While the logical choice is always the bigger the better, in this case, it’s not as easy as it seems.

Let’s take 3 aspects into account :

  • The type of documents you have to scan.
  • What are you using the scans for?
  • Are there any size restrictions?

When you take into account the type of documents please consider a few things. First of all, what is the condition of the documents? Are they poorly written or have bad quality? Is the writing itself very small? If it is, then you might require a higher resolution.

What about the use of the scans? Will they be uploaded in a CMS and be used very rarely? Or are you scanning photos or heritage documents?

Do a bit of testing and see if any issues might appear. Select good and bad documents for the testing batch.

The best resolution for scanning documents

In general, when scanning documents, we tend to use 200dpi or 300dpi. I don’t think we’ve had a lot of cases when we had to go below or above.

  • The 200dpi resolution provides sharp details for general reading or even printing.
  • It’s well suited for office documents, not older than 15 years ( although it may work for older documents also).
  • It may even work well for handwritten documents, but you have to test first.
  • For really well-printed documents, it may even yield good OCR results. Although for high accuracy we suggest using 300dpi or even 400dpi in some cases.
  • Going above 400dpi does not make sense from our point of view. Maybe if you have really small characters, but that does not happen often.

For documents, we highly recommend to take into account the following aspects:

  • Standard documents of normal quality – 200dpi resolution and you can also try OCR – It will give you an average quality and a very low file size. You can also use 300dpi, but it won’t give you huge benefits.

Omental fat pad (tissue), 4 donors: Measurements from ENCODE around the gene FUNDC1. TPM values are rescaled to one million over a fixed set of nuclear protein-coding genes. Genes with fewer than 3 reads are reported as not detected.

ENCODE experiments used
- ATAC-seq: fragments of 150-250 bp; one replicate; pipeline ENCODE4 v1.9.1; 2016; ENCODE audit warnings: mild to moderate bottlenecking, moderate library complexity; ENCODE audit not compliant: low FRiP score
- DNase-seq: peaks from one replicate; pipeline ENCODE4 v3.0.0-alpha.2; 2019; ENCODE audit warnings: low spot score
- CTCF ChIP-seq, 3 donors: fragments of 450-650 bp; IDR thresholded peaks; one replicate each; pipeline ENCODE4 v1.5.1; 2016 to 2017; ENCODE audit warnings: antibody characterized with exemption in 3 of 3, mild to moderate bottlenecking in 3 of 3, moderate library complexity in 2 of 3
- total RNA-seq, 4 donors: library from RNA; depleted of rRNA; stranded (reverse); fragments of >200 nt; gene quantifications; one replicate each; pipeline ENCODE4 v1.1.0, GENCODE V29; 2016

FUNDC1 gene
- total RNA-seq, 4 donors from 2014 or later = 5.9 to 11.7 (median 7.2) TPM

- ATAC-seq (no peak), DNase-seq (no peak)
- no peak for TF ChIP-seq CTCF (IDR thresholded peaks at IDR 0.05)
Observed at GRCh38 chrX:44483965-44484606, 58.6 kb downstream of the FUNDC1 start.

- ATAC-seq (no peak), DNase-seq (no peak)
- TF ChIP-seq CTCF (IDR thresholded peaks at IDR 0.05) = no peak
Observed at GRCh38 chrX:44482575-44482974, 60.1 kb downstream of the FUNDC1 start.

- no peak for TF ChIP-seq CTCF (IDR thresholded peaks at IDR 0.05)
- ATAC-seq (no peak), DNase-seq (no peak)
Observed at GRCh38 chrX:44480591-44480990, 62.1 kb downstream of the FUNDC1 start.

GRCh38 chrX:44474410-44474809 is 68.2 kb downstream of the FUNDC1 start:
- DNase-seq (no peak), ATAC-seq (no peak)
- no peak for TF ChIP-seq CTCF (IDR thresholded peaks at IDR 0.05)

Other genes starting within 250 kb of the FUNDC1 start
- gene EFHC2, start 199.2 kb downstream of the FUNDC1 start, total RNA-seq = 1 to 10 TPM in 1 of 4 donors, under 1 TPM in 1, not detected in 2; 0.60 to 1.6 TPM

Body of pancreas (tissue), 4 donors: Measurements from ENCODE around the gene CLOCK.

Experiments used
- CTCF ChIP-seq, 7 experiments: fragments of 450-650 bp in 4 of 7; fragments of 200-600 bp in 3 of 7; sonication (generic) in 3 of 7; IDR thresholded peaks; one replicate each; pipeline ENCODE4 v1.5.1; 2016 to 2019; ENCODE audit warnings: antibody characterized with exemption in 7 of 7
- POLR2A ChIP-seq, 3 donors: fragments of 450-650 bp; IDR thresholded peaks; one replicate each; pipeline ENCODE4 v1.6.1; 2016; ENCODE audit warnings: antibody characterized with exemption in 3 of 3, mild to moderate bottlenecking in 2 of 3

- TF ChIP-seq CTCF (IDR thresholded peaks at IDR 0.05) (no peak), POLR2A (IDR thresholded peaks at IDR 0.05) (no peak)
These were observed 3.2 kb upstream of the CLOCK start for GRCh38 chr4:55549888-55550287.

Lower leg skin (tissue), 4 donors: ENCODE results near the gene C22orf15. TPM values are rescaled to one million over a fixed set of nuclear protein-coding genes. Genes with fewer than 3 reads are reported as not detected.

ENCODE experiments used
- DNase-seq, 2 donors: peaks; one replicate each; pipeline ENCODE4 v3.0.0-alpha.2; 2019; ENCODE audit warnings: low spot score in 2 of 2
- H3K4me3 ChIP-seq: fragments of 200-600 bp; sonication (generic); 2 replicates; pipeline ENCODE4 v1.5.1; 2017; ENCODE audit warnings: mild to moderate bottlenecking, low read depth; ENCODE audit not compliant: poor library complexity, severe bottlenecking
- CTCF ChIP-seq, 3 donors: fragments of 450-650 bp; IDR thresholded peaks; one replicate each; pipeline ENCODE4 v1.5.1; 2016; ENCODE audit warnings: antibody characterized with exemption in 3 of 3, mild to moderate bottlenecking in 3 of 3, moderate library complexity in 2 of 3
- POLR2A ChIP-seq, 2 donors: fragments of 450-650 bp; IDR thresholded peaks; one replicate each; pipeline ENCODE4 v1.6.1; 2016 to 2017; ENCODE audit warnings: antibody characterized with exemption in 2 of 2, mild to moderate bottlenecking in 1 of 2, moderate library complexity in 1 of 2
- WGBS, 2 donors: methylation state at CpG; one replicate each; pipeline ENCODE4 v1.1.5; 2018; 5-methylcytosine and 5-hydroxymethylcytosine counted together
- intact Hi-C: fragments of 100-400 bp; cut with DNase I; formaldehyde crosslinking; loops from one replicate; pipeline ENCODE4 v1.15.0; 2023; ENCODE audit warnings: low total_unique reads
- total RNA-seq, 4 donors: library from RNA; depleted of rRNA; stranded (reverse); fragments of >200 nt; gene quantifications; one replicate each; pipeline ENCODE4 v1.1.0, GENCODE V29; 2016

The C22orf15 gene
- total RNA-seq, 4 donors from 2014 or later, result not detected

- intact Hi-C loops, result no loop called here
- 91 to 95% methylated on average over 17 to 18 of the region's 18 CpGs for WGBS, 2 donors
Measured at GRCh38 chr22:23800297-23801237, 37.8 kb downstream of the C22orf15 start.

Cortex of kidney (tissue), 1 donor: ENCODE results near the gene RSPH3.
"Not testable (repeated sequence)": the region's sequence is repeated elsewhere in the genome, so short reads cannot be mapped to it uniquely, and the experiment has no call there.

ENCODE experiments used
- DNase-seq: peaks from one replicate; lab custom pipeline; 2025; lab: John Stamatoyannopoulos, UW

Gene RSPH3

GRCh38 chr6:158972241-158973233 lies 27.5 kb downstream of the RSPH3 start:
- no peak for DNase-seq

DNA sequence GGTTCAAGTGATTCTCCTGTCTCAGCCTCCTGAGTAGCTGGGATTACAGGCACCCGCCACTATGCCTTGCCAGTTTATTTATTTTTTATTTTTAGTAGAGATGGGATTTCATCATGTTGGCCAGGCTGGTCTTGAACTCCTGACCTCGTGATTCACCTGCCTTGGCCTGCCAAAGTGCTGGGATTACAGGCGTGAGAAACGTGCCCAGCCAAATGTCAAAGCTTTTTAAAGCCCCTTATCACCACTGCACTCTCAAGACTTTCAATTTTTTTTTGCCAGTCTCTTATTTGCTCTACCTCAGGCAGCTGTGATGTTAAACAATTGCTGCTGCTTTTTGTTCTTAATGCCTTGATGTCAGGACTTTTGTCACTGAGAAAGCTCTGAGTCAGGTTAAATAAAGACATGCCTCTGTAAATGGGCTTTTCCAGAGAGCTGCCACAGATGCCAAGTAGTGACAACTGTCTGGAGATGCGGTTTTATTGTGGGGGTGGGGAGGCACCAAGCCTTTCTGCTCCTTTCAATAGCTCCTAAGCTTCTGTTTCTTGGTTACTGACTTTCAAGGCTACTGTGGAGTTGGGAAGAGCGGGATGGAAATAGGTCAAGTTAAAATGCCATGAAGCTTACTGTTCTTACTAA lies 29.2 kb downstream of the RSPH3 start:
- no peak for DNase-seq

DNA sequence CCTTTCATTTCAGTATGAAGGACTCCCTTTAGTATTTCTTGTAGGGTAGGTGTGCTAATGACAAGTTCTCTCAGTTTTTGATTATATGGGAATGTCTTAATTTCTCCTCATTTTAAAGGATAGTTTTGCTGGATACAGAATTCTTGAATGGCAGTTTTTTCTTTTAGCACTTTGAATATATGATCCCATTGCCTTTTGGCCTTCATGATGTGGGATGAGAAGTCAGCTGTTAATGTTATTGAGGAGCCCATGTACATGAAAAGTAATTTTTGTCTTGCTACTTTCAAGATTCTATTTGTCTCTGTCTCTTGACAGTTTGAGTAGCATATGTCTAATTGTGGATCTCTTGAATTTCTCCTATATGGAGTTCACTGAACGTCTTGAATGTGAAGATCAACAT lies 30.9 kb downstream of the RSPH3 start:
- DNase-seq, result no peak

• Poor quality documents should be scanned at 300dpi minimum. If that is not enough, sometimes you should go above 300dpi and try to scan at 400dpi. In cases when the characters are very small, you can try to scan at 600dpi. We don’t recommend you use this resolution too much, as it will give you huge files and the process is very long.
  • If you have to reprint the documents at a larger size, choose the 600dpi option. It will give you the best printing results.

The best DPI for scanning photos

Once again, the most important thing you have to figure out is what you want to do with the photos.

Also, consider the time you invest in the scanning. If you scan at 300dpi, you will get a good quality, a decent file size and also a better scanning productivity.

If you only view them on your phone or your computer, 300dpi is enough to maintain the quality of the original photos.

Reprinting is a bit different. If you are reprinting them at their original size, then 300dpi is more than enough. When you want to enlarge them, then it get’s a bit tricky.

If you want to double the original size, then 400dpi might be ok, but we always recommend using 600dpi. This resolution should be safe for your print to look ok. 

I won’t go into technical details why 300, 400 or 600dpi. As a general rule, 300dpi is ok for viewing, 400dpi is ok for normal reprinting and 600dpi is good for enlarging the image. 

Deciding on the scanning resolution TO CHOOSE

As mentioned before, deciding on the best scanning resolution for your scans is not difficult but some things must be taken into account. 

  • Check the condition of your documents and if there are any file size restrictions. If there are none, go for 200dpi scanning. 
  • If you need to OCR the documents, start at 300dpi or even more. The smaller the characters the higher the resolution should be. Yes, sometimes even 200dpi might be enough for OCR, but 300dpi is recommended. 
  • Old documents, photos or documents that have small characters should be scanned at higher resolutions. You can try before you start the actual work, and see for yourself which resolution will yield the best results. 

As you can see, choosing the scanning resolution is not always straightforward. Testing your documents is very important, so you don’t run into trouble further down the line.